Objectives: Observational studies and a small collection of randomized controlled trials (RCTs) suggest that male circumcision may significantly reduce HIV transmission between sero-discordant contacts. The Joint United Nations Programme on HIV/AIDS (UNAIDS) and World Health Organization have recently announced recommendations to scale up male circumcision in countries with generalized epidemics and low levels of male circumcision. However, no meta-analysis has been conducted to determine the effectiveness of this intervention.
Methods: We conducted a systematic review of medical literature, and included any RCTs assessing male circumcision to prevent heterosexually acquired HIV infection among males. We used the DerSimonian-Laird random effects method to pool study outcomes. We calculated the relative risk (RR), risk difference, number needed to treat (NNT) and I(2), all with 95% confidence intervals (CIs).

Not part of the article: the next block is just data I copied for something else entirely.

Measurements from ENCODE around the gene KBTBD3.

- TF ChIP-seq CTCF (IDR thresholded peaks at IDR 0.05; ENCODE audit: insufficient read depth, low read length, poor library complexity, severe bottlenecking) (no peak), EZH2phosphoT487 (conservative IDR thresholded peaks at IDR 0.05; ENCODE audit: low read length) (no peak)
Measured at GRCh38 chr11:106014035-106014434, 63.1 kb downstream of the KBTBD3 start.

Results: We identified three RCTs that met our inclusion criteria, involving a total of 11 050 men. The pooled RR was 0.44 (95% CI 0.33-0.60, P<0.0001, I(2)=0%, 95% CI 0-35%). The risk difference was 0.014 (95% CI 0.07-0.21), yielding a NNT of 72 (95% CI 50-143).
Conclusions: Male circumcision is an effective strategy for reducing new male HIV infections. Its impact on a population level will require consistently safe sexual practices to maintain the protective benefit.